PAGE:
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What are the 6 Elements of Design?

by Lapmonk Editorial
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Design excellence is not a random occurrence. A brilliant designer intentionally selects elements such as color, form, and typography, all of which influence how a spectator or user perceives and interacts with a work. Certain design principles can also make a design more functional, especially when it comes to the design of digital products; with the correct components, you can build meaningful user experiences that successfully address their pain points.

1. Lines

The line is the most fundamental and fundamental feature of design. Any two connected points constitute a line in design. These lines might be straight or curved, smooth or rough, continuous or interrupted, thick or thin. A line creates division and hierarchy in your design, directing the user’s attention to certain information or a focus point. Lines can also be used to create subconscious languages in designs. A diagonal line, for instance, implies motion, but a straight line is more organized and neat.

In addition, it is essential to understand that there are two ways to generate a line:

  • Connect two points with a pen, brush, or other digital instrument. The term for this is “real line.”
  • Create an “implied line” that appears at the intersection of two shapes.

2. Shapes

When a two-dimensional line encloses a region, shape is the second aspect of design. A form can be geometric (such as a circle, triangle, or square), or it can be organic (such as leaves, flowers, and animals). Boundaries—including lines and color—ultimately create shapes and can also be used to highlight a portion of the page.

3. Colors

Color is an additional potent design element. It can stand on its own, serve as a background, or accentuate other aspects in your design.

Additionally, color is an excellent tool for developing and establishing a brand’s personality. For instance, red is commonly associated with love, strength, power, and desire, whereas green is commonly associated with serenity, good fortune, and health.

It is essential to understand the three properties at play while constructing a color palette. This will enable you to optimize the impact of this design principle. These are the three properties:

  • Hue: is the term for the color’s name. Examples of colours include “red”, “blue”, and “green”.
  • Saturation: describes the strength or purity of a hue. A color’s saturation might be brilliant or muted (and anywhere in between).
  • Value: of a color indicates its lightness or darkness. Additions of white or black can “tint” or “shade” a color, respectively.

These three properties: hue, color, and value; enable a designer to employ a variety of colors, all of which contribute to evoking a brand’s ambiance and message.

4. Typography

The most important element of graphic, web, and user interface design is probably typography. Your text’s look can convey atmosphere in addition to conveying a message. Are you an upbeat blog or a somber online newspaper? The use of typography could enhance mood. A Sans Serif typeface, such Open Sans, is seen as more modern, while a Serif font, like Times New Roman, tends to reflect a more traditional and serious tone.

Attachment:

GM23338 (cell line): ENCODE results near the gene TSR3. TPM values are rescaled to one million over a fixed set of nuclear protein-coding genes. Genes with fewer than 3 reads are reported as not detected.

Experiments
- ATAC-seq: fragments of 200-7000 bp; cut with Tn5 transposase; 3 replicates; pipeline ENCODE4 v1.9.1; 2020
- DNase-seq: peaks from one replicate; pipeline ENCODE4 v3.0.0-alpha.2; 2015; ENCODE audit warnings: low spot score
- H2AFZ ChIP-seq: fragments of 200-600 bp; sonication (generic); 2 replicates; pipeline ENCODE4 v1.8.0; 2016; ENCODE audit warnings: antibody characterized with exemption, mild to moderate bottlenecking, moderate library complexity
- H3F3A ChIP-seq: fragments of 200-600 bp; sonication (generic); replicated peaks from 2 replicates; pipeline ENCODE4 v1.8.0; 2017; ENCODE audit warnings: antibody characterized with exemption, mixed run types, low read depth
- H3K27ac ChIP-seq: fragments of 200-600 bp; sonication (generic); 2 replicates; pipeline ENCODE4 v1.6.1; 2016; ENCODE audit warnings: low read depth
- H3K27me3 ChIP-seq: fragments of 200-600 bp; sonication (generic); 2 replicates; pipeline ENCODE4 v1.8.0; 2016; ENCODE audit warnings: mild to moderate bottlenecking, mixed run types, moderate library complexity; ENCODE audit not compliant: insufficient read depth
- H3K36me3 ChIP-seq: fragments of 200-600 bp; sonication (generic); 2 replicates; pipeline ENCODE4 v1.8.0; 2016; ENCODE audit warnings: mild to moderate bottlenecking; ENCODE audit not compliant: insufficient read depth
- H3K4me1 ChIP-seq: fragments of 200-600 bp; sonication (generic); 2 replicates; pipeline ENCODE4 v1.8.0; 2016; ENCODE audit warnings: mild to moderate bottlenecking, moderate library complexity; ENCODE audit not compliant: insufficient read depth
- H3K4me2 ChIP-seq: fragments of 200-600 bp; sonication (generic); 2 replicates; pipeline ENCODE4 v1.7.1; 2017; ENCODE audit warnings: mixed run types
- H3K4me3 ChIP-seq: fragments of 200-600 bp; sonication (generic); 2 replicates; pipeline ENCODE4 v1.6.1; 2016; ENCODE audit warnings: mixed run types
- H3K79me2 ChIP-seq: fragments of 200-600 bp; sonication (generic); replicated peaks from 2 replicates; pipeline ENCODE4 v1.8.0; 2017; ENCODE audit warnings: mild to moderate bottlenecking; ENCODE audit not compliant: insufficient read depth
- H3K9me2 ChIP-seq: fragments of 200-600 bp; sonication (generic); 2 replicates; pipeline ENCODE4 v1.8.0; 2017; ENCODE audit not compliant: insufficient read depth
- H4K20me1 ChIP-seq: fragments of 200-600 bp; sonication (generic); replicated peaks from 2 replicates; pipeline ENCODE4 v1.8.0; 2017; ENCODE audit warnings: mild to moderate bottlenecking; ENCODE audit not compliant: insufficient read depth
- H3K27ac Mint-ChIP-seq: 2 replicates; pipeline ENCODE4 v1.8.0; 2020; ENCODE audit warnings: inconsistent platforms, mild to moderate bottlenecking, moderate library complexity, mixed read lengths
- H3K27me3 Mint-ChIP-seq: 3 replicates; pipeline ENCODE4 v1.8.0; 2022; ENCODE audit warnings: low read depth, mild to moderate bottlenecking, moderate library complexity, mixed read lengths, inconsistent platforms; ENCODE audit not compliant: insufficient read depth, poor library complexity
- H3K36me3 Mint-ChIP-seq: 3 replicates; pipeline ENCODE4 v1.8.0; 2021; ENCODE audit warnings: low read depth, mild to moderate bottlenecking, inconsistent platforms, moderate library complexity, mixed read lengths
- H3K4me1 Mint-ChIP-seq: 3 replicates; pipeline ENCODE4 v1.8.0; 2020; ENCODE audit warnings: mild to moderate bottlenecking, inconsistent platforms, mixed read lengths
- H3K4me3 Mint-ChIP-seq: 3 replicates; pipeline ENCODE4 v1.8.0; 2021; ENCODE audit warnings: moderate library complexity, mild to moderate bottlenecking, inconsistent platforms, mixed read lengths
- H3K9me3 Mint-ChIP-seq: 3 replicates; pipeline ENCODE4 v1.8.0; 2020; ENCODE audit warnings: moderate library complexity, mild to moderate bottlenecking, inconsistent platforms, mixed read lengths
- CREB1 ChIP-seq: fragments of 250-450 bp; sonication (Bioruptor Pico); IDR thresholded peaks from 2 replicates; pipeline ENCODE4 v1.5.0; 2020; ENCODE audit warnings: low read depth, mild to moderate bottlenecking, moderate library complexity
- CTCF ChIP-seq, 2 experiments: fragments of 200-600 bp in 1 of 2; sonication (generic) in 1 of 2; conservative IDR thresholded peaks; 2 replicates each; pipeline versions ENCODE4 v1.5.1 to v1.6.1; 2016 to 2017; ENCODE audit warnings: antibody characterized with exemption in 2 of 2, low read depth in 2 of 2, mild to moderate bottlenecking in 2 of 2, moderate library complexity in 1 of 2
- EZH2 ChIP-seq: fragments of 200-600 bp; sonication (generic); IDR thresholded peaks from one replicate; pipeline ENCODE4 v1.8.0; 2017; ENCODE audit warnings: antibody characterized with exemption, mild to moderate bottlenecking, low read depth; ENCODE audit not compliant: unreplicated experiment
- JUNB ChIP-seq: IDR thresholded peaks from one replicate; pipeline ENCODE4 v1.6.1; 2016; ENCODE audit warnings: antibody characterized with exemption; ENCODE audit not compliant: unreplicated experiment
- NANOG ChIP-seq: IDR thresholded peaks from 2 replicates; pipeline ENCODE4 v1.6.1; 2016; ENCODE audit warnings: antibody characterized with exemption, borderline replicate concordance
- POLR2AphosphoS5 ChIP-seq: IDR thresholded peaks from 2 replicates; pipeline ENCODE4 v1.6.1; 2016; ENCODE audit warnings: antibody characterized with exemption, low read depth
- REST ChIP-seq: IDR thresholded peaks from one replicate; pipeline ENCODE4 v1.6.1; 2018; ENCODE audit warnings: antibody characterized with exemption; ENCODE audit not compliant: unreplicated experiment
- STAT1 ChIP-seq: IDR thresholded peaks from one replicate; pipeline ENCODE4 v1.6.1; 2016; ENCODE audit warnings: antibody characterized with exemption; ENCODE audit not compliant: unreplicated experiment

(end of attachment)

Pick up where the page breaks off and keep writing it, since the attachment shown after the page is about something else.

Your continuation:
The use of typography in your design can create a visual hierarchy in addition to expressing a mood or sentiment. By pointing out where to look and which screen elements are most important, it gives users a sense of how to read the content from beginning to end.

For example, larger font sizes serve to direct the user’s interest to the center of the page. The reader instinctively realizes that a subheading will be supported by more information or explanation when it is accompanied by a smaller font size. When developing UI typography, the weight, height, and size of your typeface are essential considerations.

5. Texture

Texture is the sensation of a surface, or in the case of a digital design, the suggestion of a possible sensation. Texture can add depth to a design and make the experience more dynamic and visually appealing. For instance, a luxury linen company looking to portray warmth and comfort may choose a background made of cotton material. In contrast, if you are selling building supplies, you could choose to go with a background made of cement, stone, or brick and use gritty, textured type.

6. Space

When referring to space, we mean the region around, below or above an object. It has positive and negative aspects. Positive space describes the focus or regions of interest, such as a person’s face or the furnishings in a room. The background surrounding the topic or other items of interest is referred to as negative (or “white”) space.

When used effectively, negative space is essential to the success of a design. A bigger amount of white space implies that your text does not have to compete with other design elements, which has the potential to:

  • Enhanced readability: Less competition between your text and other design elements results from more white space.
  • Simplify your design: Using white space to divide your design into pieces prevents your reader’s eye from becoming overloaded.
  • Complete the illustration: Humans have the intrinsic ability to recognize closed forms. White space may therefore help the reader fill in the gaps unconsciously when a shape or component is flawed.
  • Add a touch of elegance: The adage “less is more” can give your design an impression of sophistication.

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